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It’s hard to be anything but neutral on US crude until we see a break below $43.00, or at least above last week’s high of $46.61. This should define the trading bias in the market, and a closing break either side of these levels could see better conditions or some kind of trend.
Specifically, we can look at the strong support in US crude into $43.00 and make an argument that a close through here should see a fairly rapid move into $40 and below.
The US election
Fundamentally, one can look at the upcoming slew of presidential debates to see if there is an impact on risk appetite and the dollar. A dollar rally, presumably driven by Donald Trump performing admirably in the debate, will act as a headwind for crude. One suspects if Hillary Clinton is the better of the two performers, then we could see some modest upside for assets like oil.
Oil inventory data
I would also focus on the weekly Department of Energy (DoE) inventory data that will be released on Thursday. Last week we saw a huge drawdown down in both gasoline and crude inventories and that would be supporting oil above $43.00 a barrel. So a further drawdown could spur further support for oil, although a rapid build would naturally push prices lower. One for the radar.
The OPEC meeting
The third key aspect is the OPEC meeting on the sidelines of an energy forum in Algeria. The full details of the talks should be disclosed on Wednesday. Some market participants have got quite excited that we will hear of measures to stabilise the oil market. These measures could include a production freeze, with some even feeling there is an elevated chance of production cuts in some of the bigger oil producing nations such as Saudi Arabia.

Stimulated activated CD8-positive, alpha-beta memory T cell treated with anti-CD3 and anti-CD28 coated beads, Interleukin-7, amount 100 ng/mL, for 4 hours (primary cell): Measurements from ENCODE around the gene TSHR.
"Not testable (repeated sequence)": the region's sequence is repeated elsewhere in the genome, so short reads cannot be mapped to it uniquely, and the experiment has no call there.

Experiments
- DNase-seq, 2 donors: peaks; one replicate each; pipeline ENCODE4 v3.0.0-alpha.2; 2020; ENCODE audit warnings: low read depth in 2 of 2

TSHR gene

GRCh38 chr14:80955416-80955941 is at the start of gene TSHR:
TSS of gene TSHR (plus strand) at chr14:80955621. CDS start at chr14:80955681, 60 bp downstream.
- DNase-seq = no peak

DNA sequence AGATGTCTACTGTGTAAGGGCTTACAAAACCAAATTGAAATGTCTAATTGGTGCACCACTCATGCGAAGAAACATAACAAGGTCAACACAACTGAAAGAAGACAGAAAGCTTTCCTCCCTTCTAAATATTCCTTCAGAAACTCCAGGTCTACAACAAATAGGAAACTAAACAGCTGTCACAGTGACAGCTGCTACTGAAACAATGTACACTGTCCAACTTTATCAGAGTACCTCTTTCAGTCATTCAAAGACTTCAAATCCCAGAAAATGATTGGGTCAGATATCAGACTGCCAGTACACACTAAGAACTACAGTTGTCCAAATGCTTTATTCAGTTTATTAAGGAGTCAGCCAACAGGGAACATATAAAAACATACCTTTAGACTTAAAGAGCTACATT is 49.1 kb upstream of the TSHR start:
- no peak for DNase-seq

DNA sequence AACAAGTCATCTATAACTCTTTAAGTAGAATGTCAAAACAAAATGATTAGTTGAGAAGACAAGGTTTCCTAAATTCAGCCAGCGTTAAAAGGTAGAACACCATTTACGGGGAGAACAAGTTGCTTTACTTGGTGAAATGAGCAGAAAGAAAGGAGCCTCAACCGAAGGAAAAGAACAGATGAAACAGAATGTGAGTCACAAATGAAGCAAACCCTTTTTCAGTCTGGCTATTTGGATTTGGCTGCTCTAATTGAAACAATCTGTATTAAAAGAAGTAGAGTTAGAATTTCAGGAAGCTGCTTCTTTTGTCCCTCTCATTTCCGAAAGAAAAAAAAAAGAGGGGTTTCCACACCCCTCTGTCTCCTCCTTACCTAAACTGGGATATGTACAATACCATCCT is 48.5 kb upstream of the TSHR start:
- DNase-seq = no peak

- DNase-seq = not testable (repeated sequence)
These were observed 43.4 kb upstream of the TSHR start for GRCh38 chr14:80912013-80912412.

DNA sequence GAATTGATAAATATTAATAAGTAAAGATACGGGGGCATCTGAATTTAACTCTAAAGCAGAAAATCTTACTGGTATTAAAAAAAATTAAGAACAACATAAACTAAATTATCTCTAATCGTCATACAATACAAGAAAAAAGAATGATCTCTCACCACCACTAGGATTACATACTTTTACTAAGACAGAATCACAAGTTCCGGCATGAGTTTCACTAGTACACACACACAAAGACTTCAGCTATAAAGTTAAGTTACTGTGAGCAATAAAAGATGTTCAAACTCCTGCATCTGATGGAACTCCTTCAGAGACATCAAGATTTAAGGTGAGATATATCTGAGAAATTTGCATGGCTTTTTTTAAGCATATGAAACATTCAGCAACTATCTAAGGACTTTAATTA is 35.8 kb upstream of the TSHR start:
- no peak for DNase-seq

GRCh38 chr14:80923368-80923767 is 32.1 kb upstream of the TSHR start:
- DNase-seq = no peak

There seems a very high chance we hear of constructive talks and certainly the organisation showing a more harmonious approach than at prior meetings, but I am sceptical of hearing anything tangible around cuts or even freezes. Not at this meeting anyhow.
We have already heard from OPEC’s Secretary General that this meeting will be a ‘meeting of consultation and not of decision making’. Iran is not likely to cut production just yet and Saudi Arabia will not come to the table until Iran at least caps production. Then we hear the Russian representatives are not even staying for the full duration. It has the hallmarks of a meeting that will push any of the more hard-hitting decisions to the official November OPEC meeting. It suggests oil could be volatile this week.
Price action is key this week with price aggregating all the moving parts. Personally, I would be using a break of $43.00 to $46.61 as a guide or inspiration for any short-term trading bias.